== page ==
Port Hardy is the gateway to the Discovery Coast and is the departure point for BC Ferries sailing to Bella Coola. Along the 13-hour trip, you enter some of British Columbia’s most serene and beautiful scenery. The ferry trip runs from June to September. The Discovery Coast Passage remains largely undiscovered and enveloped in its own blanket of silence. But those who take the time to explore these waterways are handsomely rewarded with breathtaking landscapes and unmatched serenity.
Hidden between the deep inland fjords of British Columbia’s Discovery Coast is the picturesque town of Bella Coola. Hikers have an abundance of spectacular hiking trails to choose from that radiate from Bella Coola and into the surrounding Coast Mountains. Although the town is small, with less than 1,000 residents, it has a big heart. Travelers always feel at home in this quiet and historic town. More than one-third of the people here are descendants of the Nuxalk-Carriers, a First Nations group whose art and petroglyphs can be seen throughout the surrounding area.
The first major settlement you’ll encounter is Hagensborg, just 20km (13mi) west of Bella Coola on Highway 20. This small town still retains many traits of its Norwegian descendants, who first put down roots in the 1890s. Like Bella Coola, Hagensborg is located in the Bella Coola Valley. This scenic valley is accessed primarily Via Highway 20, which crosses the Coast Mountains and Chilcotin Plateau. Historically, this route was used as a trading corridor between Native groups of the Central Coast and Central Interior. Nowadays, the highway is the major transport route for lumber, fish, and produce.
The drive west to Williams Lake follows scenic Highway 20 for 450km (280mi). There’s a 43km (27mi) stretch of road east of Hagensborg that is notorious for its sharp hairpin turns, narrow roads, multiple switchbacks, and a very steep 18% grade in certain places.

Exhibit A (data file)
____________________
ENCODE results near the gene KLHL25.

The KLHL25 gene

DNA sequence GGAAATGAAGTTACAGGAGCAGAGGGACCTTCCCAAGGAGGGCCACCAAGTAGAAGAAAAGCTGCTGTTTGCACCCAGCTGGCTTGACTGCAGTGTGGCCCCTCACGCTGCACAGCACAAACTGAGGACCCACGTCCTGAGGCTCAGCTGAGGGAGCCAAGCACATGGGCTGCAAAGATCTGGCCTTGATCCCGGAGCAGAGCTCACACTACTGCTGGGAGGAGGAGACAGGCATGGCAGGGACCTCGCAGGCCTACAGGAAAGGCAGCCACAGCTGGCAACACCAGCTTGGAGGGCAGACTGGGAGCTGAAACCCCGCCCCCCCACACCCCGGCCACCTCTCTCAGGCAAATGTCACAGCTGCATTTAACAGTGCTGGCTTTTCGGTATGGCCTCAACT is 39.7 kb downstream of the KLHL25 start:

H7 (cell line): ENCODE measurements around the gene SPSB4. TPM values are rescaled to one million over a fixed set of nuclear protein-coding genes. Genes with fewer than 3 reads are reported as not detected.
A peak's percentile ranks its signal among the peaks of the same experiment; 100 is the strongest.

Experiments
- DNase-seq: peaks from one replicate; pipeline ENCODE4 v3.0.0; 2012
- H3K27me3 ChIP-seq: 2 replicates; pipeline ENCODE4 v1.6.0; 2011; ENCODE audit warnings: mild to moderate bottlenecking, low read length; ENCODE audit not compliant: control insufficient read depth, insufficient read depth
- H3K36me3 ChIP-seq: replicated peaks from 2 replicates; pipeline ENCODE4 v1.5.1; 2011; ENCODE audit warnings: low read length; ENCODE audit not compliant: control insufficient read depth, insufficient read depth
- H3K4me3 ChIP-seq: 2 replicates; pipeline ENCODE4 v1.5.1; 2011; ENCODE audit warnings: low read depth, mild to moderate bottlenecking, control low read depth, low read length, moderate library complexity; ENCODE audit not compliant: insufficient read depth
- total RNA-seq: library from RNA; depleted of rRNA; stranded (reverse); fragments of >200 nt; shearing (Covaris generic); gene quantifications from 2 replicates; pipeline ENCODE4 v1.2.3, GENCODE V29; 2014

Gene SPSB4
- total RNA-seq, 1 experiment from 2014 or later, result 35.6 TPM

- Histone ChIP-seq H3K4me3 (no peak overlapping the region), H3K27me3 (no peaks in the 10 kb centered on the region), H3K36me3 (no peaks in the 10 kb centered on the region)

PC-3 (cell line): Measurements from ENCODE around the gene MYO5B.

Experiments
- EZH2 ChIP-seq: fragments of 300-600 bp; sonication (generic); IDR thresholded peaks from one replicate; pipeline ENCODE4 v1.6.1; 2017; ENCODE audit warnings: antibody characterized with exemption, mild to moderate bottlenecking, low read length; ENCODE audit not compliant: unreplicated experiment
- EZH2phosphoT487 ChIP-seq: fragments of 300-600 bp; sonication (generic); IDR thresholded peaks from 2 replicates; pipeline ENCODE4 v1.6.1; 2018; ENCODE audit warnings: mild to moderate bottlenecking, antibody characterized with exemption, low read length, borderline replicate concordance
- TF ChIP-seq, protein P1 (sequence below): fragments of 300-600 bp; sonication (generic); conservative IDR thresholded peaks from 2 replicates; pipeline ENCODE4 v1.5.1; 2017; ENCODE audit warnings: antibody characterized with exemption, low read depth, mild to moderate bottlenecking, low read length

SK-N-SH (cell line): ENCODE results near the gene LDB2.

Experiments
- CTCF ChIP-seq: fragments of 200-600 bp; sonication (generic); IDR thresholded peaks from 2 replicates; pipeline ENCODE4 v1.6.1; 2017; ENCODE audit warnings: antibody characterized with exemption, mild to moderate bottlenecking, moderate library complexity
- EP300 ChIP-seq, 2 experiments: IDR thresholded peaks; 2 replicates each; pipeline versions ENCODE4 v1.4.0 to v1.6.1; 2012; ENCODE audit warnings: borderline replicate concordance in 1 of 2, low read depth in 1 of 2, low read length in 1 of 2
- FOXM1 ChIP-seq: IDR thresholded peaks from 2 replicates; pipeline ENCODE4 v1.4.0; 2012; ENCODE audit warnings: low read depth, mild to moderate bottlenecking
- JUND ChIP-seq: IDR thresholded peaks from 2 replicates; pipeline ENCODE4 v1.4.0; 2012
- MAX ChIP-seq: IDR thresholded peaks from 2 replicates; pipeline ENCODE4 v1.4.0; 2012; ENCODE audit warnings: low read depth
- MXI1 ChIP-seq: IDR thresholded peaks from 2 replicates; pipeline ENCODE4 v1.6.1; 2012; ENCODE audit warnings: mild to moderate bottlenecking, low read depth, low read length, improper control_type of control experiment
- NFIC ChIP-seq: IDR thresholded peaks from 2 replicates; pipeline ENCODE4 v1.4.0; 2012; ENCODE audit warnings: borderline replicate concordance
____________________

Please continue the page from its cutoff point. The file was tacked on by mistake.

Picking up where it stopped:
As you drive through Tweedsmuir Provincial Park, you will enter one of British Columbia’s most isolated parks. Those who enjoy the outdoors have an endless choice of activities, from boating, fishing, and hunting to camping and hiking. However, those staying in the park overnight should be aware there are no park personnel in the immediate area.
Highway 20 continues east through many small towns and communities, which each have something different to offer. Attractions typically include fishing, camping, and horseback riding in the summer and cross-country skiing during the winter. Numerous parks and lakes are accessible by secondary roads off Highway 20, however, 4-wheel drive is often necessary for these rugged roads.
With a population of some 11,000 people, Williams Lake is the largest city in the Cariboo Chicotin Region. During the Gold Rush, Williams Lake was overlooked by settlers in favour of 150 Mile House, but the city kept alive by being a major cattle shipping centre. Today, the town has kept its frontier feel and commemorates its heritage with the Williams Lake Stampede, which began in 1919.
Williams Lake is also the centre from which outdoor adventures start – fishing at over 4,500 lakes, skiing and snowmobiling in the winter, hiking in the summer. From here highways lead in all directions. To the north is Prince George; to the west is the Pacific Ocean; to the east is Gold Rush Country; and to the south is the Okanagan and Metro Vancouver.
From this point, the Circle Tour takes you south on Highway 97 on the famed Gold Rush Trail. At the turn of the century, trappers, miners, and prospectors eager to make their fortune ventured north through the Fraser Valley. On leaving Williams Lake the first community you come to is 150 Mile house just 25km (16mi) away.
The highway will take you 88km (55mi) to Lac la Hache. When a fur trader dropped his axe into a remote Cariboo lake here, he probably never suspected that it would be the basis for the name of Lac la Hache. “The Longest Town in the Cariboo” stretches along much of the 18 km (11 mi) lake shore. The lake is well known for its Kokanee fishing as well as its trophy size lake trout. During the summer months, the area attracts anglers, boaters, swimmers, and water skiers. Many resorts, offering camping and cabins, are located on the lake shore, as well as a provincial campground. Close by, Timothy Lake is a popular holiday destination. In the winter, Mt. Timothy offers downhill skiing, and the area is a favorite for snowmobiling, cross-country skiing, and ice fishing. The town of Lac la Hache offers full services, including an excellent fly and tackle shop.